December 1999


Lab’s battle against rising costs is a war on many fronts

ORNL’s efforts to control the rising costs of doing business have been like putting out a brush fire during a dry spell. Once a blaze is snuffed out in one area, other hot spots erupt down the line.

The Lab has been holding that line against assorted budgetary flareups during a time of changes that are having their own impacts on the financial burden. It’s important to note, says acting Chief Finance Officer John Hickey, that rising business costs can’t be attributed to any one thing. Several factors are responsible, he says—some voluntary, some not.

“We’re faced with an essentially flat to slightly declining budget along with many new cost challenges that will influence our internal rate structure through higher costs,” says Hickey. “These FY 2000 challenges are going to impact our overhead budget, and we’re looking for ways to mitigate that. But many of these costs are one-time events attributed to the changes the Lab is currently undergoing, or else investments in the Lab’s future.”

Those investments are the result of carefully considered decisions by the Lab’s Executive Committee. Nevertheless, they are affecting the Lab’s overhead rate, which could exceed an earlier targeted 39 percent. Those “challenges,” as Hickey terms them, are

It all adds up to about $9 million in increased costs. That comes in the face of a flat budget and one other significant factor: increased payroll costs.

Under ORNL’s new salary program, many Lab R&D salaries were increased in an effort to bring pay back up to market-competitive levels. The raises were designed as—and have been hailed as—a move to retain valued employees with skills in high demand. However, some program managers are saying the pay increases, while nice, are hurting their ability to perform research. Money for facilities and equipment is being used instead for paychecks.

"The real assets of ORNL are our people—not real estate, inventories or other such things. So we can and should think of these salary adjustments as a "business' investment."
Compensation Manager Fred Shull says it’s inaccurate to attribute any resulting higher overhead and fringe rates solely to the pay increases.

“We laid the groundwork to fund these increases over the past three years. We identified the costs and realized cost savings to offset those increases. But other things have happened at the Lab, such as the increased investment in LDRD and transition costs, that have increased our overall costs,” Shull says.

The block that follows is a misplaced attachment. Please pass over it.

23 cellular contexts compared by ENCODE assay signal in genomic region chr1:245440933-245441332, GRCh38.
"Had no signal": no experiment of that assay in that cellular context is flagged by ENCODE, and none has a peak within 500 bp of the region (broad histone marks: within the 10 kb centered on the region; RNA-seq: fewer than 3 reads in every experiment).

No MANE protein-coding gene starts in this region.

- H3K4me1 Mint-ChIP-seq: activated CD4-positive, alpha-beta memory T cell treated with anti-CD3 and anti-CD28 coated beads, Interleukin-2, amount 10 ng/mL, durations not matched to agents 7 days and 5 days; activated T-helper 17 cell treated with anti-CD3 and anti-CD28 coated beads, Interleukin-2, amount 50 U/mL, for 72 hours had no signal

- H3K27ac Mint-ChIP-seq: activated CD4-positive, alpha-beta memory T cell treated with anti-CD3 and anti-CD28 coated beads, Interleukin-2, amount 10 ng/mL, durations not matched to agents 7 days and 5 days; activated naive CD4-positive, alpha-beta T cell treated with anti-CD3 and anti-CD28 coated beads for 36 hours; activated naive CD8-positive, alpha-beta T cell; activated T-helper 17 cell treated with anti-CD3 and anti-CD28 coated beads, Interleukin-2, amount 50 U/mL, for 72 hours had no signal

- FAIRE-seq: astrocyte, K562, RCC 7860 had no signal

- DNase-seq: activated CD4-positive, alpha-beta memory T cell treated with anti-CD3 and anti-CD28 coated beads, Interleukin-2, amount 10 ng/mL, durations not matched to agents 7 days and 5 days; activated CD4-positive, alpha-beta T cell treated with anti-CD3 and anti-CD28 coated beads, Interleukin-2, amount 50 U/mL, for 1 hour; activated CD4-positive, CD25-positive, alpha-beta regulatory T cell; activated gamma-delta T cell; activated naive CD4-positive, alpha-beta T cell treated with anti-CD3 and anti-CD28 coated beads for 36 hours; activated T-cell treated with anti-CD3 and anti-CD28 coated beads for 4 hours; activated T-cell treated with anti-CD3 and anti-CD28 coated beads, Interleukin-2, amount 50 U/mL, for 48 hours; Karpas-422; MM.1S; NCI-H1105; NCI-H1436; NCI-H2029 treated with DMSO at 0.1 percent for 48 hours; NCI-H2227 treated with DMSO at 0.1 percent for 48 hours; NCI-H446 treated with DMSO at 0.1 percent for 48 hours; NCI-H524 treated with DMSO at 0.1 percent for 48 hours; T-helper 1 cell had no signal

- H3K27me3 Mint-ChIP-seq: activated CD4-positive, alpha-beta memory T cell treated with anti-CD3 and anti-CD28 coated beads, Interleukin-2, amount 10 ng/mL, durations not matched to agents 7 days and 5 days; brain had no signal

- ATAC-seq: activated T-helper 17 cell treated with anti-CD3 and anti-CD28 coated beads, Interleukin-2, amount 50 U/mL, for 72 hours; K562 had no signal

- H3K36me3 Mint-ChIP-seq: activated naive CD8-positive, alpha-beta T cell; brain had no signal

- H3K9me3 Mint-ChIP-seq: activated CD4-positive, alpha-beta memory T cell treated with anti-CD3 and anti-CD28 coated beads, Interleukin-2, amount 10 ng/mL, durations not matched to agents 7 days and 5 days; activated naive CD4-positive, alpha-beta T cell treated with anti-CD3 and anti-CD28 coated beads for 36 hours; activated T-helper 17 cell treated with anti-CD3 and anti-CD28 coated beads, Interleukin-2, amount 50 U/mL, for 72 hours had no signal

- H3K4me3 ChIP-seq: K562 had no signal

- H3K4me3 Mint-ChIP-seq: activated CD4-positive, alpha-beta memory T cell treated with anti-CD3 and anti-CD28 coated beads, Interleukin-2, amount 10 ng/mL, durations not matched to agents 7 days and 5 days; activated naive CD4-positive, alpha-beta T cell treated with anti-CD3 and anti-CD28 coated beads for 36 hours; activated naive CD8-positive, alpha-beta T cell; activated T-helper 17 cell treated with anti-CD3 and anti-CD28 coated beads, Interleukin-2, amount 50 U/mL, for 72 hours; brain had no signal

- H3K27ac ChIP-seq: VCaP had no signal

“You could make the point that if we hadn’t raised salaries, we’d still have the money we saved. But what would we have gained if at the same time we were losing our talented R&D staff? The real assets of ORNL are our people—not real estate, inventories or other such things. So we can and should think of these salary adjustments as a ‘business’ investment, and we should look to realize an appropriate return on that investment.”

Similarly, the extra funds for LDRD can be seen as an investment in the Lab’s future—and a pretty good one. Johnnie Cannon, who heads the Office of Planning and Special Projects, says the Lab’s Director’s R&D Fund realizes an approximate three-to-one payback in new programs. “For seed money, it’s more like five to one, and there are other benefits such as R&D 100 awards, refereed journal articles, and inventions that sometimes lead to licensees and royalties,” Cannon says.

If ORNL hadn’t responded in force to a directive by former Energy Secretary Hazel O’Leary in 1995 to pair down costs, ORNL’s financial challenge would be much more daunting. In her Strategic Realignment Initiative, O’Leary told the Labs to reduce their operating costs by billions of dollars over a period of five years. ORNL’s target was to save $90 million over five years.

“We did it in four,” says Hickey. “We did things we otherwise couldn’t have done without those savings and efficiencies. They covered earlier investments in LDRD, paid for SAP and funded new program development and salary adjustments.”

In terms of cost of doing business, Hickey says ORNL is in the middle of the DOE laboratory pack. “We’re not the most expensive, and we’re not the cheapest,” he says. “But we realize that getting our cost of doing business down and keeping it down is important to the Lab’s ability to perform research and attract new programs. We in the finance arena are committed to this goal.”

Last month’s cancellation of a pension fund transfer was another setback in rolling back those costs. The move, which would have paid for retiree medical benefits with a portion of the pension fund surplus, as opposed to funding the account with Laboratory program money, would have reduced the Lab’s fringe rate by nearly three points. But news of the plan resulted in an outcry, and Energy Secretary Richardson cancelled the transfer, calling it poorly communicated.

It was one more “challenge” to keeping down the Lab’s cost of doing business.—B.C.